What Are You Missing? March 18-31

April 1, 2012
By | Comments Off on What Are You Missing? March 18-31

Ten (or more) media industry news items you might have missed recently:

1. The MPAA’s 2011 Theatrical Market stats indicate that domestic movie theater attendance continues to decline and not even 3D is helping anymore. Only international attendance offers good news for studios. Theaters are getting desperate, and some are answering some spectators’ stated desire to use social media during screenings, even the Alamo Drafthouse (approved screenings only). And live theater is getting into the act by setting aside “tweet seats.”

2. DVD rentals are plunging, and internet movie consumption is about to pass DVD consumption, which is a problem for the studios because they don’t make as much money online as from DVD yet. Studios insist people still want discs (though different ones for rental and sales), and even though Netflix seems to want DVD to die off, it has just bought the DVD.com domain (perhaps for Rickrolling purposes).

3. Digital magazines are flying off the shelves…er, screens, though digital circulation is still only 1% of total magazine circulation. Unfortunately, some are reporting that magazines look terrible on the new iPad, but people will seemingly keep buying anyway. In the e-book realm, sales are surging, especially among young readers.

4. The RIAA reports that subscription music services are starting to rake in revenue, even as Spotify, whose valuation is growing, extends its free US usage. Indie bands are turning ever more to advertising to bring in revenue, and indie beers are seeking out indie bands. But Weird Al Yankovic is going the old-fashioned route: suing a music label for underpayment.

5. The next Xbox could be a stripped down version, which is interesting in light of the fact that Xboxs are apparently used more now as entertainment centers than game consoles. In terms of mobile gaming, our mobility doesn’t go much further than our beds, which means millions are playing Angry Birds Space before bedtime.

6. Racist tweets can land you in jail, profane tweets can get you kicked out of school, Chinese tweets can let you say more (poor Spaniards), and promoted tweets can make people leave Twitter. But movie tweets can’t really tell us much of anything.

7. The internet economy now constitutes 4.7% of the US economy, and growing, but a judge ruled that unpaid Huffington Post bloggers don’t deserve a cut of any of that. Bots, Democrats, Santorum searches, and stupid AOL sites are clearly vital to the internet economy, though.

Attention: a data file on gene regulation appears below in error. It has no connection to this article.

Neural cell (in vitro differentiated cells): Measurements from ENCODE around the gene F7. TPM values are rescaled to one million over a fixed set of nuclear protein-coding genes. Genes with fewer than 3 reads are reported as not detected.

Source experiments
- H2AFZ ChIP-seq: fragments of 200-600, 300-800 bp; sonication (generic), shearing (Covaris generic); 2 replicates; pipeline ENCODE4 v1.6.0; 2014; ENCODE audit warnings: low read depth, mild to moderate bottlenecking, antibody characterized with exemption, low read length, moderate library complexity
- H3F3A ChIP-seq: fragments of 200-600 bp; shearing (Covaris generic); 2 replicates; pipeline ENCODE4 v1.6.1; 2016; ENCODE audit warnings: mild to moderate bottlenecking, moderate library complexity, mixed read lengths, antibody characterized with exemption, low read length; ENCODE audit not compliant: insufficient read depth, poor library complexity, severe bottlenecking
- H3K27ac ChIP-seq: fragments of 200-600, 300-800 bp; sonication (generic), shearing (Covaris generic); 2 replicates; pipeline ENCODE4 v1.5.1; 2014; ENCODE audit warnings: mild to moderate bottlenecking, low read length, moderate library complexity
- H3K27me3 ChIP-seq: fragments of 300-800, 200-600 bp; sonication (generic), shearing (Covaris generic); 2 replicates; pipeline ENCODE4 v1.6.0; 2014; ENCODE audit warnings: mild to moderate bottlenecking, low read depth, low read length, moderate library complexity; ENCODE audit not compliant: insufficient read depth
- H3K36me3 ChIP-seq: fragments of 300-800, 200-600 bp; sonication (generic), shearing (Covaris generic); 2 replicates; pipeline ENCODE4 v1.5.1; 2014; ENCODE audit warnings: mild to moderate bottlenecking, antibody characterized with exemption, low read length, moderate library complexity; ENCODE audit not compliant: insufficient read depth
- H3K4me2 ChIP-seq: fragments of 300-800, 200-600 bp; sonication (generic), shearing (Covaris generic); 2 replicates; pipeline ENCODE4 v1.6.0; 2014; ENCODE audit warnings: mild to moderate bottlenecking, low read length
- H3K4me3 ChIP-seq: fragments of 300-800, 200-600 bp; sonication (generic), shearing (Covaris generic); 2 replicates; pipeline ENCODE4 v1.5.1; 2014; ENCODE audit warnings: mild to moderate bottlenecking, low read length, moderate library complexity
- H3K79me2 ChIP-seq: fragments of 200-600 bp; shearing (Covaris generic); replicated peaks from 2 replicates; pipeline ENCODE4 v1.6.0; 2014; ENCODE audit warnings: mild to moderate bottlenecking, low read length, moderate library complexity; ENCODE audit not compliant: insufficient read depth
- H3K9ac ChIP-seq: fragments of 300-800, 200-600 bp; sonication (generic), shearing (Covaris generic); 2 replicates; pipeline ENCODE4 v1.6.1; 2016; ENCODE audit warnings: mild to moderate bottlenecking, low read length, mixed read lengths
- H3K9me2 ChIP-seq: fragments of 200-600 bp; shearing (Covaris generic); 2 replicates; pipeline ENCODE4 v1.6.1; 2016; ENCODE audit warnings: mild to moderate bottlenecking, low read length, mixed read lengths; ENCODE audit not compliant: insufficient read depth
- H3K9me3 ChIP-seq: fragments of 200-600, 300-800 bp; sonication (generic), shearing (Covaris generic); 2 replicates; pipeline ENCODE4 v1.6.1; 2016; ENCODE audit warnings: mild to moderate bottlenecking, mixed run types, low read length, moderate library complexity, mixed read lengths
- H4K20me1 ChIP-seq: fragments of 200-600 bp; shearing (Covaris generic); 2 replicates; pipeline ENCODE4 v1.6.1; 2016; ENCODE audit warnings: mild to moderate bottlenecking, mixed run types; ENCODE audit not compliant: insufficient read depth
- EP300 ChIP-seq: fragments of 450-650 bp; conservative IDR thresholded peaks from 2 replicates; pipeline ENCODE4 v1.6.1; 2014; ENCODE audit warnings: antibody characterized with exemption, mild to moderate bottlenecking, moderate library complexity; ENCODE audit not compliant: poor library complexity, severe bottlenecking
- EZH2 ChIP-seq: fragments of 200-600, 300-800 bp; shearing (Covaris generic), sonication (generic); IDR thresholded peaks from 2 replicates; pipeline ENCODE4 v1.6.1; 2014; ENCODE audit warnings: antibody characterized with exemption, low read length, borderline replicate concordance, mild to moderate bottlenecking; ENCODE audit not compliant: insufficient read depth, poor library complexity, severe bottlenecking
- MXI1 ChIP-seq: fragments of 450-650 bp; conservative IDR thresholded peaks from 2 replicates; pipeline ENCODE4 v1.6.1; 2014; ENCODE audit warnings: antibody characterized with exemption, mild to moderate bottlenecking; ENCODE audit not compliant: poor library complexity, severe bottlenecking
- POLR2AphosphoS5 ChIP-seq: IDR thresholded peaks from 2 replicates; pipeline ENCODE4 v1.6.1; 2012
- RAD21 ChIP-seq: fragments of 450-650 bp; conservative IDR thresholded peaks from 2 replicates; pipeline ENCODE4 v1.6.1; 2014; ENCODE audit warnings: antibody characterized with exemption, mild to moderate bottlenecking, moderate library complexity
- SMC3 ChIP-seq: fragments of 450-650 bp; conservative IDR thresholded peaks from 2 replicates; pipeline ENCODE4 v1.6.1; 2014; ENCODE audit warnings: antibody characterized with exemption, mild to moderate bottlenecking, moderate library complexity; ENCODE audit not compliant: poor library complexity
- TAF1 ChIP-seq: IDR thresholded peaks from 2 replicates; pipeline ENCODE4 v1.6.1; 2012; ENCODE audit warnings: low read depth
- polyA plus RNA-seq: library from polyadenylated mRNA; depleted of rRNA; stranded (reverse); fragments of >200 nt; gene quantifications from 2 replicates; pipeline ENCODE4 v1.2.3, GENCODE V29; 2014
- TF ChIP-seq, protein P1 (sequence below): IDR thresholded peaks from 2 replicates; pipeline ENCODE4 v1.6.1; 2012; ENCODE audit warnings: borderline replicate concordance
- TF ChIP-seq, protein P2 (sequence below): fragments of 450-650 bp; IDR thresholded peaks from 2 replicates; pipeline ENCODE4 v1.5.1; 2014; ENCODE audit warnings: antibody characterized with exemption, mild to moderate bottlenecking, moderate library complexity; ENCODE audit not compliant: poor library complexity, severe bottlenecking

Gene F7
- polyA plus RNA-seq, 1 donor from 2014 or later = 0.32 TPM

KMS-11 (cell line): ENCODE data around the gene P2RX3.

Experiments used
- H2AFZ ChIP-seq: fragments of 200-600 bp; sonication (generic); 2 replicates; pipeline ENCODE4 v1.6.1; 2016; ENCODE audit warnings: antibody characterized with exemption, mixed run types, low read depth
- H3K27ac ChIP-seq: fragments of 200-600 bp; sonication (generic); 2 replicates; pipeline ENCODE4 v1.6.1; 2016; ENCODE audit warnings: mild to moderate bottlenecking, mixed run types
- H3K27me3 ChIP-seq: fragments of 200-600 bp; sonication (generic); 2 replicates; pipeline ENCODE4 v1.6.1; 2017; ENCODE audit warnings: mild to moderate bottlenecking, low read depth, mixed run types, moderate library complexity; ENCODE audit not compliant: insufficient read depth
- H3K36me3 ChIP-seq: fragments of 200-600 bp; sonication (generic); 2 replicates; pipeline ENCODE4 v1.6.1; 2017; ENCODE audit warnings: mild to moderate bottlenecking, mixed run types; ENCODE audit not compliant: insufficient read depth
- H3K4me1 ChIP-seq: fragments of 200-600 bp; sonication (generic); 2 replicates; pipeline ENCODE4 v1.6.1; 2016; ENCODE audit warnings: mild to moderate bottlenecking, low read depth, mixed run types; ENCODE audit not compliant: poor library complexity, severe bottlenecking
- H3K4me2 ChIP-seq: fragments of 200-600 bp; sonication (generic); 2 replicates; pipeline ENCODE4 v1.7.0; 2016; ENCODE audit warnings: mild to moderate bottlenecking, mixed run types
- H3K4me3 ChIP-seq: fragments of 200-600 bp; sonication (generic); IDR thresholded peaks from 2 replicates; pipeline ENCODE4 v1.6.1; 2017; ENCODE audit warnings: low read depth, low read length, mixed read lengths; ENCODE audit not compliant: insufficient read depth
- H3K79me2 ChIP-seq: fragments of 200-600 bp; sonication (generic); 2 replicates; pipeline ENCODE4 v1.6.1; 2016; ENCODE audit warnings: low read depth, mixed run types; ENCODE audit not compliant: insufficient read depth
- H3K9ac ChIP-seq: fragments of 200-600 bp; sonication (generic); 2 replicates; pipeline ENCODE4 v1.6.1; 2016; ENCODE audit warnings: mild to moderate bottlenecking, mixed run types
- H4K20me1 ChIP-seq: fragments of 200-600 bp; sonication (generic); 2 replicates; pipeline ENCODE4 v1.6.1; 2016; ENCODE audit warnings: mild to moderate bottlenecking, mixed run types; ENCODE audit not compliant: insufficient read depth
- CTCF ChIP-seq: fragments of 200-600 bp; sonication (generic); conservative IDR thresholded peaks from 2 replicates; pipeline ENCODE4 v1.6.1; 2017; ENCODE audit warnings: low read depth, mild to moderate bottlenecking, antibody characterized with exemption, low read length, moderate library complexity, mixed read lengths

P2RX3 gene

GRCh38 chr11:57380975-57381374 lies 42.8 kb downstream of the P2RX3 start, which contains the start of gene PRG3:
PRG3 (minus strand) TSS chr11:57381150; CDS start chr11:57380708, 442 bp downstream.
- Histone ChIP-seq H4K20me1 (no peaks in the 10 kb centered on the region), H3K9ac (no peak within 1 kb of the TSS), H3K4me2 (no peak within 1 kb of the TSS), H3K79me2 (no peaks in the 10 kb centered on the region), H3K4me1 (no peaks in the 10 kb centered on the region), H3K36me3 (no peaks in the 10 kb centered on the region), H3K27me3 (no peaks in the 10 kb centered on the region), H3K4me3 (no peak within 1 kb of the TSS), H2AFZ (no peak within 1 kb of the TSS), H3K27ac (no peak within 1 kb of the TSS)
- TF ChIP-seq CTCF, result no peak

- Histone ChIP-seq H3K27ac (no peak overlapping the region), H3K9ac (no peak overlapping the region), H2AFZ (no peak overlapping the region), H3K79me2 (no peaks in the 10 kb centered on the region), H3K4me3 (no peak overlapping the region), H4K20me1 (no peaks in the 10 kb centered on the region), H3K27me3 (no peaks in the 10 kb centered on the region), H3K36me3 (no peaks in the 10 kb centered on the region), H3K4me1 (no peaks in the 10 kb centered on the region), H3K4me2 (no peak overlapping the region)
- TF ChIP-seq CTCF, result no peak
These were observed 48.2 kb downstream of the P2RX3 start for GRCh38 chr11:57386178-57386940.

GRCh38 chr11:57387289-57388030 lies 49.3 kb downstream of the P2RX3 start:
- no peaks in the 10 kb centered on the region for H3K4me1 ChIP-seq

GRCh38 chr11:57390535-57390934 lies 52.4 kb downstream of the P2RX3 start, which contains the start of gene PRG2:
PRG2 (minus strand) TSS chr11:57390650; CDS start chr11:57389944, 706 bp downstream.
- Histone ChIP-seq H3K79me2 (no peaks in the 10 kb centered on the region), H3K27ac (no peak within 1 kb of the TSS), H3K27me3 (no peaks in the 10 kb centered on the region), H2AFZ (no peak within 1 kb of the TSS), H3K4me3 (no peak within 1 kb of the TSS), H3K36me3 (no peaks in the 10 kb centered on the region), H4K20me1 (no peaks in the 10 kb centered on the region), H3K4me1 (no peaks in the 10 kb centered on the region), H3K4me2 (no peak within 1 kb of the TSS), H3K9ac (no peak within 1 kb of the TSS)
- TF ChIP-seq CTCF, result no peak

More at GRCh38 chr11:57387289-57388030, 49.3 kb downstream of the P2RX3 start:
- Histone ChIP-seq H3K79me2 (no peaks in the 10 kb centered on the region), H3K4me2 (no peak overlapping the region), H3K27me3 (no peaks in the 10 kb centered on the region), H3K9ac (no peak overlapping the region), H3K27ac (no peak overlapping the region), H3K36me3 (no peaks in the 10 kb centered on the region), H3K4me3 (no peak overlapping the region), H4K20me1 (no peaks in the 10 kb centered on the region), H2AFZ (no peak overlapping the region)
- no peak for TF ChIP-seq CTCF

8. Nielsen stats and many mobile ad execs say the smartphone race now comes down to Android vs. Apple, with Apple coming on especially strong lately, while RIM (Blackberry) is struggling. We’re increasingly using our smartphones, tablets, and computers on airplanes, leading some to call for the FAA to review its gadget policies. Just don’t leave your phone in the seat back pocket, or you’ll be just another statistic among those who lose $30 billion worth of smartphones each year.

9. Google and Twitter are running into potential censorship issues in the UK in regard to privacy, while thousands of BitTorrent clients are having their identities revealed thanks to a suit against an illegal UK porn site brought by Ben Dover Productions (I couldn’t resist adding that detail) and other porn producers. In less dirty (if not sanitary) UK video news, Charlie’s family has now banked $500,000 from the viral popularity of Charlie biting his brother’s finger (though when you consider that it’s the most viewed amateur video on YouTube in the site’s history, that doesn’t sound like that much).

10. Some of the finer News for TV Majors posts from the past few weeks: Olbermann Out, News Corp Accused of Sabotage, CBC Cuts, Premium Channel Revenue, Dodgers Bill, Cable Ratings Drop, Xbox Update, FX’s Risks, End Recaps, Variety For Sale, Smash Will Return, Aereo Likely to Lose, Network News Adds Viewers, Nielsen Measuring TV & Online.


Tags: , , , , , , , , , , , , , , , , ,

Comments are closed.